C++11 is the new standard of C++ that was released last year. Yes, I know that is now 2012, but compilers are just now starting to catch up and implement everything, though AFAIK there is not yet a fully compliant compiler.
With a combination of C++11 and the Boost library, I think that it is possible to write code in a style that is almost as painless as in a modern dynamic language like Python. I also think that is not so well known how much C++ has changed for the better, outside the C++-community. Hence this post.
As an example, I have taken the first interesting excercise from Dive into Python, fileinfo.py, and converted it to C++, trying to remain as faithful as possible to the original code.
fileinfo.py implements a simple MP3-metadata printer, which is built so that it will be easy to add other metadata printers in the future. For the Python code, see the previous link and for my commented C++ code see here:
If you remove my gratuitous commenting and the includes, you will notice that it is more or less as succinct as the Python code.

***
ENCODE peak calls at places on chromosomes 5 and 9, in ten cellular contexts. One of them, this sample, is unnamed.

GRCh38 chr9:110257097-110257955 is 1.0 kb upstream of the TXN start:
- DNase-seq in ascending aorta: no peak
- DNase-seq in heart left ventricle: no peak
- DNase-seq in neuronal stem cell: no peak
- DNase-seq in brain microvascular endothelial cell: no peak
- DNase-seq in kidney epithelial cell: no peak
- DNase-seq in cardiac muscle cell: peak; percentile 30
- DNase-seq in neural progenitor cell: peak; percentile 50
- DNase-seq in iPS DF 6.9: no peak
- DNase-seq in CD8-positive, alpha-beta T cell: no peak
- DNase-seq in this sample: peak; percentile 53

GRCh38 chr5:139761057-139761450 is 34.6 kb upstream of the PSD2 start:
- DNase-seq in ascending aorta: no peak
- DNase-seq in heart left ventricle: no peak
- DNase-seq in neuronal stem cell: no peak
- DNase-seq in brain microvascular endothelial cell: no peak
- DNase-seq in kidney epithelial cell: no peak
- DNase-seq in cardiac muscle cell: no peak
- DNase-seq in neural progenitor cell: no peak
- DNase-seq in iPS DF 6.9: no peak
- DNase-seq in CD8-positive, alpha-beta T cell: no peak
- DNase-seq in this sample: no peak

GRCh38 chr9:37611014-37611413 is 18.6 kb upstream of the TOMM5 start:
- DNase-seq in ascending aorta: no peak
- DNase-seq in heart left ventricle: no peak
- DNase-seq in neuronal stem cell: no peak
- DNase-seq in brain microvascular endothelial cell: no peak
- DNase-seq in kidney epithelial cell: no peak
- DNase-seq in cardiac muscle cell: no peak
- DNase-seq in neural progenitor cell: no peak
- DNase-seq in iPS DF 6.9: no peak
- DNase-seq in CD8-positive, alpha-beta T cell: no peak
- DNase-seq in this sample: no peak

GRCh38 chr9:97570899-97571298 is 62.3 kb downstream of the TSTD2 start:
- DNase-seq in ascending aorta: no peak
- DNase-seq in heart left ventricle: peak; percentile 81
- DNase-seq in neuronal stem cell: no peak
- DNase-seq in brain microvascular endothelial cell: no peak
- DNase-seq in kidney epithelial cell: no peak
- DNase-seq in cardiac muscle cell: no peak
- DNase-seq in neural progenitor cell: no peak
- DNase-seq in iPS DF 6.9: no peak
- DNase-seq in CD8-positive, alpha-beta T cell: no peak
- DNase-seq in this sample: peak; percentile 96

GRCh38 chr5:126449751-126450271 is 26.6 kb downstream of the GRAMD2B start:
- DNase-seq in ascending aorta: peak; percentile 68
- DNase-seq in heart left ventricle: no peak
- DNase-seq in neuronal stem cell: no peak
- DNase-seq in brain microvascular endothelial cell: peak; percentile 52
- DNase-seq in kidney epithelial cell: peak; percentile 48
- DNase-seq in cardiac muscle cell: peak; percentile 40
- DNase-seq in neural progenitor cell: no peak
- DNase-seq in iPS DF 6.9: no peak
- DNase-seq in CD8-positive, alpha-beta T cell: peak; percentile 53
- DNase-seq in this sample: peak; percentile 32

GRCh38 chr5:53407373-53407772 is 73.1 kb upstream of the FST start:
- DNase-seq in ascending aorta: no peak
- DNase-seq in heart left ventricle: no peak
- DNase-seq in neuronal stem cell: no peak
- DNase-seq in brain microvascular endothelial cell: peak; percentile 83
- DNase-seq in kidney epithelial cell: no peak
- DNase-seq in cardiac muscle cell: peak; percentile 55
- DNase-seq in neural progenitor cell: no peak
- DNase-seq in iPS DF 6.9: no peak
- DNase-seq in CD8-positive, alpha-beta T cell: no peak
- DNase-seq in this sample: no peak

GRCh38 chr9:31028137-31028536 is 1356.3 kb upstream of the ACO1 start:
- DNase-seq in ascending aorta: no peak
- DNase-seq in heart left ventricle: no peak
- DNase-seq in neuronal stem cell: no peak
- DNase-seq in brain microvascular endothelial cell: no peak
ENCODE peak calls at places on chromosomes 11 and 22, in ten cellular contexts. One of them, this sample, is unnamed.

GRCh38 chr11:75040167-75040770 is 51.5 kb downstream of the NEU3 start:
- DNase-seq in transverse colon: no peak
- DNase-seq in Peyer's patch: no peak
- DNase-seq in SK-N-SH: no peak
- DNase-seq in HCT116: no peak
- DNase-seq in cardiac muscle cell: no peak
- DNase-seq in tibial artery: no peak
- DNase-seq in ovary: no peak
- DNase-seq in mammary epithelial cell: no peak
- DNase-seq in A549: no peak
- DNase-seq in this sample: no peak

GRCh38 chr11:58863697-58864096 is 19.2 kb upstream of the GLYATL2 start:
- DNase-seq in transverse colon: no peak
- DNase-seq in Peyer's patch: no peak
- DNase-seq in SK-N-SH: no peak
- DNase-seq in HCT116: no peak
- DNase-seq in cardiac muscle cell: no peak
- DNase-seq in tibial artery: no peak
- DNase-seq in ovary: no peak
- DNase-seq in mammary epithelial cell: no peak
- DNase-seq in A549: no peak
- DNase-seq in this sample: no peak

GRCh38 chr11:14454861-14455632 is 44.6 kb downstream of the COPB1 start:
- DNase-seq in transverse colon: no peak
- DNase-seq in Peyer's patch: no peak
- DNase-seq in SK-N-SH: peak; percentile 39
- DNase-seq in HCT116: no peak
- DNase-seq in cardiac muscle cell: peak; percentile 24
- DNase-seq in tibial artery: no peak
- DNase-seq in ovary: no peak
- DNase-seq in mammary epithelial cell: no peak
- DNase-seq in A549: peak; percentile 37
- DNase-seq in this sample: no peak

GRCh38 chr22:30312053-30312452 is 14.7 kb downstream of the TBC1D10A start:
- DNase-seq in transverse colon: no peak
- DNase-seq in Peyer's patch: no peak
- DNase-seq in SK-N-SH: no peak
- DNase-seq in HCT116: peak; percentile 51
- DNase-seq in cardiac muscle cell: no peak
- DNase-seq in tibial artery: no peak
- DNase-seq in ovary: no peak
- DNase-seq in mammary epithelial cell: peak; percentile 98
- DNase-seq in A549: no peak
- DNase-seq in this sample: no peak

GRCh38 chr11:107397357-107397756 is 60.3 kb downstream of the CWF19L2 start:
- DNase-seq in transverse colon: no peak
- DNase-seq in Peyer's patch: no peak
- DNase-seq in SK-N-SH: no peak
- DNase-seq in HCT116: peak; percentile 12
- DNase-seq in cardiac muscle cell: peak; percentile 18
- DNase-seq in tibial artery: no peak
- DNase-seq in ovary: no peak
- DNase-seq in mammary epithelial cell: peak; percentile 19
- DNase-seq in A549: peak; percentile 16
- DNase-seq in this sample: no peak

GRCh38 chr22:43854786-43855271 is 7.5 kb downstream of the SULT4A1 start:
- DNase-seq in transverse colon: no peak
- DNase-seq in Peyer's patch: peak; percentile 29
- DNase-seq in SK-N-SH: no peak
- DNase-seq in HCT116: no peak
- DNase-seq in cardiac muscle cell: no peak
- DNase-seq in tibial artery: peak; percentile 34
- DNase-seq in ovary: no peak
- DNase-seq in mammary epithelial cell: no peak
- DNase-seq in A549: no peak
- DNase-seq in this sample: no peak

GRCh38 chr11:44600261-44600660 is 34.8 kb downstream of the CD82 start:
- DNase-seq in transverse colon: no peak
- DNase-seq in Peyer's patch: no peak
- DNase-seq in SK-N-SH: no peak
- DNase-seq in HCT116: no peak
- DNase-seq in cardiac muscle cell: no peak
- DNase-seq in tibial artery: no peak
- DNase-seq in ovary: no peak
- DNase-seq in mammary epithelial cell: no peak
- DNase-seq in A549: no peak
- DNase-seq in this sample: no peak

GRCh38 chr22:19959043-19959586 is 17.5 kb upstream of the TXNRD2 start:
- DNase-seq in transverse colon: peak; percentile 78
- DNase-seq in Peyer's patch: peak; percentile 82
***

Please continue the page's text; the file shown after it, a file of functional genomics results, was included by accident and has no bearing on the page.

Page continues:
Perhaps more importantly, it is also as safe. No pointers to point at bad places and leak memory and no buffers to overflow. There is much more to why modern C++ is more safe and less memory leaky than it once was, besides the added emphasis on a more functional style, for example raw pointers are actively discouraged (use smart pointers instead) and arrays (not vectors!) are now finally in the standard library, so we use array<int, 10> instead of int array.
This program is actually the basis of a presentation I gave at work, which had more explanations on the features used. It only touches the surface on what you can do with C++11 You can read more about the new features in C++11 in the biggest changes in C++11 and why you should care and of course on Wikipedia.
Herb Sutter, who is chair of the ISO C++ standards committee and thus perhaps not completely unbiased, had this to say on the relase of C++11:
Now with C++11’s improvements that incorporate many of the best features of managed languages, modern C++ code is as clean and safe as code written other modern languages, as well as fast, with performance by default and full access to the underlying system whenever you need it.
I think it is almost there. For example, the language is still too large, so in a new project you have to have a good code standard, that decides well on which parts should be used and how. The standard library, even including Boost, is still a bit weak in some areas, like downloading an URL. Also the lack of a proper package manager, like pip/PyPi, hurts.